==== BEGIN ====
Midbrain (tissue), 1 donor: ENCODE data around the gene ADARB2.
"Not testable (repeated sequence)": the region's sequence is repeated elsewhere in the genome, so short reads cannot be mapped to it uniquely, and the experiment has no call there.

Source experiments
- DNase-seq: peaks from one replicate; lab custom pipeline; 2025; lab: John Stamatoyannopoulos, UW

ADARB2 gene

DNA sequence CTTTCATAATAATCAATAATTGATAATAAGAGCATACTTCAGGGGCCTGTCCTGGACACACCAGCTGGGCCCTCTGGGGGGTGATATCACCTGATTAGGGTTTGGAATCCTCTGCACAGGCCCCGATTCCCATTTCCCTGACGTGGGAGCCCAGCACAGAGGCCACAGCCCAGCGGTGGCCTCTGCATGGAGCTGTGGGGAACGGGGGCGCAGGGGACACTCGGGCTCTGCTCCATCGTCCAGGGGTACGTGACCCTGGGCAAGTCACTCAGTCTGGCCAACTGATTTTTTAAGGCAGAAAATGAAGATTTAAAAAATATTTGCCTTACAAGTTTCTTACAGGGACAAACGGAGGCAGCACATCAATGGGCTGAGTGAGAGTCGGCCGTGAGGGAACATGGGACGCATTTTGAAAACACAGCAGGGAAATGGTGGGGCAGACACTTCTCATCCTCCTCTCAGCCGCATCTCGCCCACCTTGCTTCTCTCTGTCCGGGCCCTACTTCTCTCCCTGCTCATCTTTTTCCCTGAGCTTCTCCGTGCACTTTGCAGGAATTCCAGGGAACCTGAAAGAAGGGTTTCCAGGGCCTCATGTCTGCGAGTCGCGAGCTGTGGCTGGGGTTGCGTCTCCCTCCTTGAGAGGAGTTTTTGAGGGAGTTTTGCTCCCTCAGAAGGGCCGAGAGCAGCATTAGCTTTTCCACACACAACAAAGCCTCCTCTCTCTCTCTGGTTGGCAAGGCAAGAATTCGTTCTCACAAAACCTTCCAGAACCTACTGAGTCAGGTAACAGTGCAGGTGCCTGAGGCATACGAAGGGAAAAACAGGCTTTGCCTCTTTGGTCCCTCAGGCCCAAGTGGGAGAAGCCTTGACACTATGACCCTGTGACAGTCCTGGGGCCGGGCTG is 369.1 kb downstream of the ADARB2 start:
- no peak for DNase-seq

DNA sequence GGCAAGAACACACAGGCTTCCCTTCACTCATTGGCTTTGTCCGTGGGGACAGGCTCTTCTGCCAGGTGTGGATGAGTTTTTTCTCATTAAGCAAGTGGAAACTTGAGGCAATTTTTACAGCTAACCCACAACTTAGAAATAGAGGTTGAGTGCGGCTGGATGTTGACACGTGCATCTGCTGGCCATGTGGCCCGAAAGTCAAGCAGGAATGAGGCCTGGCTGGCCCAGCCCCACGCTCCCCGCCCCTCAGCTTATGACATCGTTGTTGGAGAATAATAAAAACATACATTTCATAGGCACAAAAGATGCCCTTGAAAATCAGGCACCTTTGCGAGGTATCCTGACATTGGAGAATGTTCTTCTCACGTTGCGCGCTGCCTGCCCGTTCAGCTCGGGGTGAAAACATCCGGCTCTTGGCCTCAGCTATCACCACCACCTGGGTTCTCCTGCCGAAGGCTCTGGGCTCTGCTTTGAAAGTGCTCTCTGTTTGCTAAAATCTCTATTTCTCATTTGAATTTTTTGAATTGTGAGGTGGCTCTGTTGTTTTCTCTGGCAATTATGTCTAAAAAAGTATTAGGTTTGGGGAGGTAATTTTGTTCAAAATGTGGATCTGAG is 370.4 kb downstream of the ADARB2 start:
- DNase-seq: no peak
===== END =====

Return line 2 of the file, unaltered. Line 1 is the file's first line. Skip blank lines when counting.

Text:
"Not testable (repeated sequence)": the region's sequence is repeated elsewhere in the genome, so short reads cannot be mapped to it uniquely, and the experiment has no call there.